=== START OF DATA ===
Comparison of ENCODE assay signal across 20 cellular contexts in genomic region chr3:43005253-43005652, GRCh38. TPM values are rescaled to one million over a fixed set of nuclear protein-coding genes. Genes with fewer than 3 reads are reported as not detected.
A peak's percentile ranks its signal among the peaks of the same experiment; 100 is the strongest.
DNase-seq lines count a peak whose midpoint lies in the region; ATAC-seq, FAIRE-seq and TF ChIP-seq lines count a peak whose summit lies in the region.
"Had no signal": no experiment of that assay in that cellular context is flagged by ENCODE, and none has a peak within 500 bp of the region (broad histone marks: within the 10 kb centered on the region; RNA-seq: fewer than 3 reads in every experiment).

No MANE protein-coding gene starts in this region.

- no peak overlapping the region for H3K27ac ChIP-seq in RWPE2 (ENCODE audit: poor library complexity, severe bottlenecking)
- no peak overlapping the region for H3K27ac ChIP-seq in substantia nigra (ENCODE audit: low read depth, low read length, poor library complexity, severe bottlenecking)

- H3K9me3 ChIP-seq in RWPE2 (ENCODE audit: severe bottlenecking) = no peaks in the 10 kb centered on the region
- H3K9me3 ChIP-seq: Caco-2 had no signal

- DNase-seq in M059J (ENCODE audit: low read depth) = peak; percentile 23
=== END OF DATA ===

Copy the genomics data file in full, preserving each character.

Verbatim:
Comparison of ENCODE assay signal across 20 cellular contexts in genomic region chr3:43005253-43005652, GRCh38. TPM values are rescaled to one million over a fixed set of nuclear protein-coding genes. Genes with fewer than 3 reads are reported as not detected.
A peak's percentile ranks its signal among the peaks of the same experiment; 100 is the strongest.
DNase-seq lines count a peak whose midpoint lies in the region; ATAC-seq, FAIRE-seq and TF ChIP-seq lines count a peak whose summit lies in the region.
"Had no signal": no experiment of that assay in that cellular context is flagged by ENCODE, and none has a peak within 500 bp of the region (broad histone marks: within the 10 kb centered on the region; RNA-seq: fewer than 3 reads in every experiment).

No MANE protein-coding gene starts in this region.

- no peak overlapping the region for H3K27ac ChIP-seq in RWPE2 (ENCODE audit: poor library complexity, severe bottlenecking)
- no peak overlapping the region for H3K27ac ChIP-seq in substantia nigra (ENCODE audit: low read depth, low read length, poor library complexity, severe bottlenecking)

- H3K9me3 ChIP-seq in RWPE2 (ENCODE audit: severe bottlenecking) = no peaks in the 10 kb centered on the region
- H3K9me3 ChIP-seq: Caco-2 had no signal

- DNase-seq in M059J (ENCODE audit: low read depth) = peak; percentile 23